How To Master French Vocabulary: 100+ Lists For Beginners

Learning French vocabulary is your gateway to speaking French. The most common words and include are Bonjour (hello), Comment allez-vous? (how are you?), merci beaucoup (thank you very much), de rien (you’re welcome) and au revoir (goodbye). The page offers several learning tips, 50+ basic words as well as vocabulary lists by topic.

French Vocabulary: Complete Guide with Lists

Here’s a list of most common French vocabulary words:

  • Oui Yes
  • Non No
  • Merci Thank you
  • De Rien You’re welcome
  • Bonjour ! Hello!
  • Au revoir ! Goodbye!
  • Salut ! Hi!
  • Comment allez-vous ? How are you (formal)
  • Comment ça va ? How’s it going?
  • Et toi/vous? And yourself?
  • Enchanté! Nice to meet you!
  • Ravi de vous connaître! Nice to meet you!
  • Je m’appelle My name is
  • Comment vous appelez-vous ? What is your name?
  • Pardon! Sorry!
  • Excusez-moi! Excuse me!

This page offers a list of most common French words.

Tips for mastering French vocabulary

1) Consider some good online courses

One of the best ways to prepare yourself for taking on French vocabulary is to try an online course. These courses do a great job teaching the reading and sound systems and present the vocabulary in a very logical way.

Over the years I’ve come to know Camille from Frenchtoday.com and highly recommend her course, A Moi Paris course for beginners.

2) Master pronunciation and reading first

One of my biggest tips for all new students for learning French vocabulary is actually master reading and pronunciation first. The reason is that if you’re on shaky ground reading and pronouncing words you will never make yourself understood.

In addition, once you get the reading rules down, you will be able to make better connections between different words and have the ability to take on new words at a faster pace.

To master pronunciation you may consider looking into French Today’s Secrets Of French Pronunciation course.

The French accents are a big mystery for many beginner students. Many people don’t know how to read the accents and completely ignore them.

Knowing how to read the accents correctly is very important. Our French accents page is a wonderful resource for learning to read the accents.

3) Mastering Gender: A lifelong challenge

One of the biggest challenges for learning French vocabulary is remembering that each noun has an assigned masculine or feminine gender.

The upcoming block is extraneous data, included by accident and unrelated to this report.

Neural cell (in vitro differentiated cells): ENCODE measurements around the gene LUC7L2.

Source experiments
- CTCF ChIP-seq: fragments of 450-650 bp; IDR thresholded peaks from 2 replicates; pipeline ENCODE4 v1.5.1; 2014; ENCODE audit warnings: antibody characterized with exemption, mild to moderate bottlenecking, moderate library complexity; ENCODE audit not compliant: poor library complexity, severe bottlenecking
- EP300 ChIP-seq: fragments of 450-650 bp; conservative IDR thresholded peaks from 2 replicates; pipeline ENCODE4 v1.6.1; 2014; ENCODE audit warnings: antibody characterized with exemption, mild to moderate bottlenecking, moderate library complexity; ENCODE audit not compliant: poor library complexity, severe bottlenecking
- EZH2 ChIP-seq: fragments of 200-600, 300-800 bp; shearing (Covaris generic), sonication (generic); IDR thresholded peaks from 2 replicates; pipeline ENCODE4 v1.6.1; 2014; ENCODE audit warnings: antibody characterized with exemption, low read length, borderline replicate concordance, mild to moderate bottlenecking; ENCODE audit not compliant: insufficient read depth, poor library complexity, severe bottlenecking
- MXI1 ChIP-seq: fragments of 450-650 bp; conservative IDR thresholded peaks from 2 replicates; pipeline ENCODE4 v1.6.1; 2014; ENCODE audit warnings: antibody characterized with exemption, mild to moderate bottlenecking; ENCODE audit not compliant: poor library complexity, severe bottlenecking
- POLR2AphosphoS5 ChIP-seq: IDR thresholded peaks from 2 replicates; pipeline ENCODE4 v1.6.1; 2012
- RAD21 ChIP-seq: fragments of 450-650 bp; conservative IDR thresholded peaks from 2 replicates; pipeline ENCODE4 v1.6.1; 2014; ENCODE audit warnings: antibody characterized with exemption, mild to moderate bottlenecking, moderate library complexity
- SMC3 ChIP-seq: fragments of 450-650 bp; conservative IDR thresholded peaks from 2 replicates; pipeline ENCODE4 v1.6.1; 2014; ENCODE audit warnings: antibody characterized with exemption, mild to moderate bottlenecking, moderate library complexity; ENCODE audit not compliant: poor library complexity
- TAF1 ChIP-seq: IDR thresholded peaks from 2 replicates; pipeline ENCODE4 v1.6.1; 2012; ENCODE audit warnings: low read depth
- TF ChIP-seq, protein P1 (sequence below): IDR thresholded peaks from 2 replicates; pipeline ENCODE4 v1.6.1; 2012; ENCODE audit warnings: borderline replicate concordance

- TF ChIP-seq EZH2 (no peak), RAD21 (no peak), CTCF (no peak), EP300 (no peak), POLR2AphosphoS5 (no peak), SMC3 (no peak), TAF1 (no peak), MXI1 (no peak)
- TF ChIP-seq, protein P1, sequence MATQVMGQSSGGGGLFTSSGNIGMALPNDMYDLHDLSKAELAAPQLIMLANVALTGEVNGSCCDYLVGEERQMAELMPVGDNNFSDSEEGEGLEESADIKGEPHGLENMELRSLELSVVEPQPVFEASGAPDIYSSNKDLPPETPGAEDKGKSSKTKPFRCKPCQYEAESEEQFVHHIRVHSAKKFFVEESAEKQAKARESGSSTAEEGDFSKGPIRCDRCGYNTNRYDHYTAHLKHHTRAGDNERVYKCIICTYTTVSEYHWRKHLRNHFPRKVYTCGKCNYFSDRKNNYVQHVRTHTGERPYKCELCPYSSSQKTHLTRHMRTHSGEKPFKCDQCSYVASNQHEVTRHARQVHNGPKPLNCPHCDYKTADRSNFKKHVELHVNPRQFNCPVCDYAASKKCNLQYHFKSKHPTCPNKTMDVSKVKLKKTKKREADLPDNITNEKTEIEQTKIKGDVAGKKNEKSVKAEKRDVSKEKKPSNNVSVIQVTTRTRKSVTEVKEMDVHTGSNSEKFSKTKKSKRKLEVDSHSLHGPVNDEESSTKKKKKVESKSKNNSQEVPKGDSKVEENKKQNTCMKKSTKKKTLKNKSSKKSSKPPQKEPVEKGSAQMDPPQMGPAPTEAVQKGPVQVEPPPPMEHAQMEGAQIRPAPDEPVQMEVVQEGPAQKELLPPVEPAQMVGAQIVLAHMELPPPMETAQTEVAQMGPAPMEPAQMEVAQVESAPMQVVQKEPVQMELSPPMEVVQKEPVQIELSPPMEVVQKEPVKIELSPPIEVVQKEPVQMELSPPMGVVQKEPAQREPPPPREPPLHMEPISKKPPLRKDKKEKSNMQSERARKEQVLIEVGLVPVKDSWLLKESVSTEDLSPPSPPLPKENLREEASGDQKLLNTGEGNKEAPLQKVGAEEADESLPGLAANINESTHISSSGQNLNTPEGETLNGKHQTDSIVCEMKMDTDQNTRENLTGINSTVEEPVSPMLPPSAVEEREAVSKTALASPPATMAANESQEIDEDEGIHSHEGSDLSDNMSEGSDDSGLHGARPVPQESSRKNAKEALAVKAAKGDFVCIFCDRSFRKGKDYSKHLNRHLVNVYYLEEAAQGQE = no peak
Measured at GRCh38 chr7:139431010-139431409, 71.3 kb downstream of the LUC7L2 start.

Unlike Spanish where feminine nouns simply take an -a, you cannot assume that all feminine nouns in French take an -e.

Mastering gender in French is lifelong process so don’t give up if you have a hard time remembering which words are masculine and which are feminine.

This page on our site covering French nouns gender rules gives common spelling endings for masculine and feminine words with lots of example words and exceptions.

4) Look for similarities between French and English

A very high percentage of the French and English languages overlap. Almost all words related to areas of high educational arears such as science, medicine, politics and philosophy overlap.

When learn French words take the time to ask yourself if there’s an English word that is related . This can help you memorize faster.

For example, un pantelon in French means pants. The English words is embedded in the French word!

Here’s a fun one: The French word “éviter” means to avoid? How do you remember this? In English if something is “inevitable” it’s “unavoidable”.

5) Other tips for learning French Vocabulary

There are many other ways to learn French vocabulary that are much less traditional but highly effected.

One way is to simply watch French movies and series on Netflix. Pause the video when you come to a word that you want to remember, look it up and add it to your list.

Lingopie is a tool similar to Netflix that steams languages with both French and English subtitles simultaneously.

The app has a tool for creating vocab list. I feel that Lingopie is a great took for building vocab at a very rapid rate.

Image with words: "J'aime La France", meaning "I love France".

French vocabulary words for survival in France

Before traveling to France it would be a great idea to get a grasp of basic survival words. Here are a few words and phrases you absolutely must learn.

Asking directions

While on your trip you will inevitably find yourself in situations where you have to ask directions. Try your hardest to ask in French! Here’s a longer list covering vocabulary for asking directions.

  • Où est ? Where is ?
  • Où est la gare ? Where is the train station?
  • Où sont ? Where are ?
  • Où se trouve ? Where is ?
  • Où sont les toilettes ? Where’s the restroom.

Basics for taking an Uber or taxi

Knowing a few works or phrases can come in very handy when taking an Uber or taxi. Here’s a longer list covering taxi vocabulary.

  • Je vais à . I’m going to .
  • Voici l’adresse. Here’s the address.
  • Allez tout droit. Go straight ahead.
  • Tournez ici. Turn here.
  • C’est à droite/gauche. It’s to the right/left.
  • Je descends ici. I’ll get off here.

A few words for expressing language difficulties

It’s very likely that you’ll find yourself in situations where you have a hard time making yourself understood and understanding what’s being said to you. Here are a few phrases you can use in these conversations.

  • Je suis desolé! I’m sorry!
  • Je ne comprends pas. I don’t understand.
  • Répétez s’il vous plaît. Please repeat.
  • Parlez lentement, s’il vous plaît. Speak slowly please.
  • Je ne parle pas français. I don’t speak French.
  • Comment dit-on _ en français? How do you say _ in French?
  • Parlez-vous anglais ? Do you speak English?

Vocabulary for shopping

A wonderful way to practice speaking French is to go into stores and chat with sales people. On this page you can find a much longer list of vocabulary and phrases for shopping.